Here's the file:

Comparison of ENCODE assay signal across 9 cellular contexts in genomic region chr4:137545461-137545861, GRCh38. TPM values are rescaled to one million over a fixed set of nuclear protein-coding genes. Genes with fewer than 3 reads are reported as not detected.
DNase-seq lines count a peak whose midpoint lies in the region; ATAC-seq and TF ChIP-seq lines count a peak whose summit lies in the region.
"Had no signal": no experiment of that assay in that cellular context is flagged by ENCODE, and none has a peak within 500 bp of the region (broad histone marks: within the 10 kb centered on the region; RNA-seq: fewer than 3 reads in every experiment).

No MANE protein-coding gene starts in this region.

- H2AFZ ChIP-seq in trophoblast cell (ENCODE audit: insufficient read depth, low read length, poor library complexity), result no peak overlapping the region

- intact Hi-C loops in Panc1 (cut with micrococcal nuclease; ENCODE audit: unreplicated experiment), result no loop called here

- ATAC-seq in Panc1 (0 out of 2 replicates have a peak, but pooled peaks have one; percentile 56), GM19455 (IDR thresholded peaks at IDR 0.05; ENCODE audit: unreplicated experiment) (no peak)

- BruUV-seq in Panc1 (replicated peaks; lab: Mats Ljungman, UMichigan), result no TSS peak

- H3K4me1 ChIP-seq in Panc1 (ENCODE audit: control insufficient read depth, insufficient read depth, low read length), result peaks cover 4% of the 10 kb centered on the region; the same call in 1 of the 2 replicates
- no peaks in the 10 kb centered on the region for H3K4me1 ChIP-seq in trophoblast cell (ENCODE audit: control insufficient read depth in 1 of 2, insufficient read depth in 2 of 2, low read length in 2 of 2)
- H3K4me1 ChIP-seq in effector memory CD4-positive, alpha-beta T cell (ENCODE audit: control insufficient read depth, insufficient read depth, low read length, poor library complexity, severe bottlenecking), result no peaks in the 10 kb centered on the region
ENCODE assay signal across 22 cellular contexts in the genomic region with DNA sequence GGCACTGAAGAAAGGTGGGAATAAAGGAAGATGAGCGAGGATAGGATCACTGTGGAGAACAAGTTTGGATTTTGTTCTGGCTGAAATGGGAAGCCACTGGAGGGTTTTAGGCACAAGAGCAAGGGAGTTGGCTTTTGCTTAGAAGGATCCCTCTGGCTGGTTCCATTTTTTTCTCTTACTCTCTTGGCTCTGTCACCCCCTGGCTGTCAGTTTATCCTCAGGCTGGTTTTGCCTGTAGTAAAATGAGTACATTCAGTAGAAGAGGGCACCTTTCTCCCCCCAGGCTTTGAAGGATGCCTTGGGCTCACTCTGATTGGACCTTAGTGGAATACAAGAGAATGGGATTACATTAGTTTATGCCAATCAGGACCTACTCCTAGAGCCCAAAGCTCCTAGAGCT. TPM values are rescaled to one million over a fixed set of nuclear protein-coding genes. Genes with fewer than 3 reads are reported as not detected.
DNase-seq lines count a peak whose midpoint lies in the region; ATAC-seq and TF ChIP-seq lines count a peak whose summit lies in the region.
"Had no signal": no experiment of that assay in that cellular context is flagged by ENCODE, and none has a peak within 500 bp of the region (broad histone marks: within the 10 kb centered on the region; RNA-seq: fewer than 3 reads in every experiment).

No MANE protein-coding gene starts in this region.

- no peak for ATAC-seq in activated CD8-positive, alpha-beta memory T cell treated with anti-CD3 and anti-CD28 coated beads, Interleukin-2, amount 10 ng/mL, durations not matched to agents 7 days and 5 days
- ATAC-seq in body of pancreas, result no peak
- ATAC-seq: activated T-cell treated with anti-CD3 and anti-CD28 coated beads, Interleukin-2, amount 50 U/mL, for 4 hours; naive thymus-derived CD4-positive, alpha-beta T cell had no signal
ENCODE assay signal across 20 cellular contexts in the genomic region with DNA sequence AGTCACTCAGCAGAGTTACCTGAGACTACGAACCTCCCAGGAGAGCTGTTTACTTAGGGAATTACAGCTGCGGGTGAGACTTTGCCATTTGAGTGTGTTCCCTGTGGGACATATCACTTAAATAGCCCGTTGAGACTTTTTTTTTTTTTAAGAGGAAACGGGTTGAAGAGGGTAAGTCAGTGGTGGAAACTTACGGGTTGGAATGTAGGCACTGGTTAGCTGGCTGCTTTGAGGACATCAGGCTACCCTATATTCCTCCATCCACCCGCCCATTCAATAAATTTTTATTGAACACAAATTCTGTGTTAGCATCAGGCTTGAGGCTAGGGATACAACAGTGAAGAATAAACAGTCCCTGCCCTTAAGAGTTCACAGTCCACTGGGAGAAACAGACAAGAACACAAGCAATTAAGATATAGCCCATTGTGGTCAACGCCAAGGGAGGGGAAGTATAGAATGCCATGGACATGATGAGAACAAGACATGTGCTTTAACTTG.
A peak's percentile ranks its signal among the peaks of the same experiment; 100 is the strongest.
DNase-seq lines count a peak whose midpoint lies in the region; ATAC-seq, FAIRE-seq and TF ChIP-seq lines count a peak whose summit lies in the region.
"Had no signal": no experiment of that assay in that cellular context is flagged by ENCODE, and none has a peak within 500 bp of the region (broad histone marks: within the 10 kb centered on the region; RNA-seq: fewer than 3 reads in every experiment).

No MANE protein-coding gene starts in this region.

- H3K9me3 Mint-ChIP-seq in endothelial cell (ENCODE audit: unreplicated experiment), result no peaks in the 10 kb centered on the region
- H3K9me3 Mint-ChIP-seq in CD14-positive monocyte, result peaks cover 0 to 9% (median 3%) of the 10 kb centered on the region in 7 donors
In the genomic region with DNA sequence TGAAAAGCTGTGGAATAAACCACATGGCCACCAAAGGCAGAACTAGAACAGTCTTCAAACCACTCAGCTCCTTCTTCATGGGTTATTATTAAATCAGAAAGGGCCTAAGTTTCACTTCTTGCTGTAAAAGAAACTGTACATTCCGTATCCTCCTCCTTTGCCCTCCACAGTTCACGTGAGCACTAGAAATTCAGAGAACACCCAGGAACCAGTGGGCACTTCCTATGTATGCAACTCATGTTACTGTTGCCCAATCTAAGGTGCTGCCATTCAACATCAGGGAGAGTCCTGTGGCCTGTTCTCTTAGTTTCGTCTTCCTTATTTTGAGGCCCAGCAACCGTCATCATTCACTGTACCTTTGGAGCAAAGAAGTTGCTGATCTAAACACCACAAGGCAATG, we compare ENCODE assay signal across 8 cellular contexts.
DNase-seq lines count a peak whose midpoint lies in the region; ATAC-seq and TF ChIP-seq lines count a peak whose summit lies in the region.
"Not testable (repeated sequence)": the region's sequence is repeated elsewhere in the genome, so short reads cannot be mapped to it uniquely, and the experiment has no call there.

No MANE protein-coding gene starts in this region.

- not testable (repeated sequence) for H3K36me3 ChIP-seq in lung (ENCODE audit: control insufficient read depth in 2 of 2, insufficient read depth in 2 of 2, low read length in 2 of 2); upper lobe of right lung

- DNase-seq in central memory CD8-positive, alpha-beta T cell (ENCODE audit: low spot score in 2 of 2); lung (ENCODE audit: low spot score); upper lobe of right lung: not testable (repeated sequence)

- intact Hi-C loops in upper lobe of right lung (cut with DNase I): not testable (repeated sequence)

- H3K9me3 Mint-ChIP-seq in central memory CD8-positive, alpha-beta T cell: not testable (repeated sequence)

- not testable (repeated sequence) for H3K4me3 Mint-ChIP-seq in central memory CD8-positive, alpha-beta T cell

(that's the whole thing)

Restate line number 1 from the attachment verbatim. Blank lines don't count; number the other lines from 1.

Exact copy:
Comparison of ENCODE assay signal across 9 cellular contexts in genomic region chr4:137545461-137545861, GRCh38. TPM values are rescaled to one million over a fixed set of nuclear protein-coding genes. Genes with fewer than 3 reads are reported as not detected.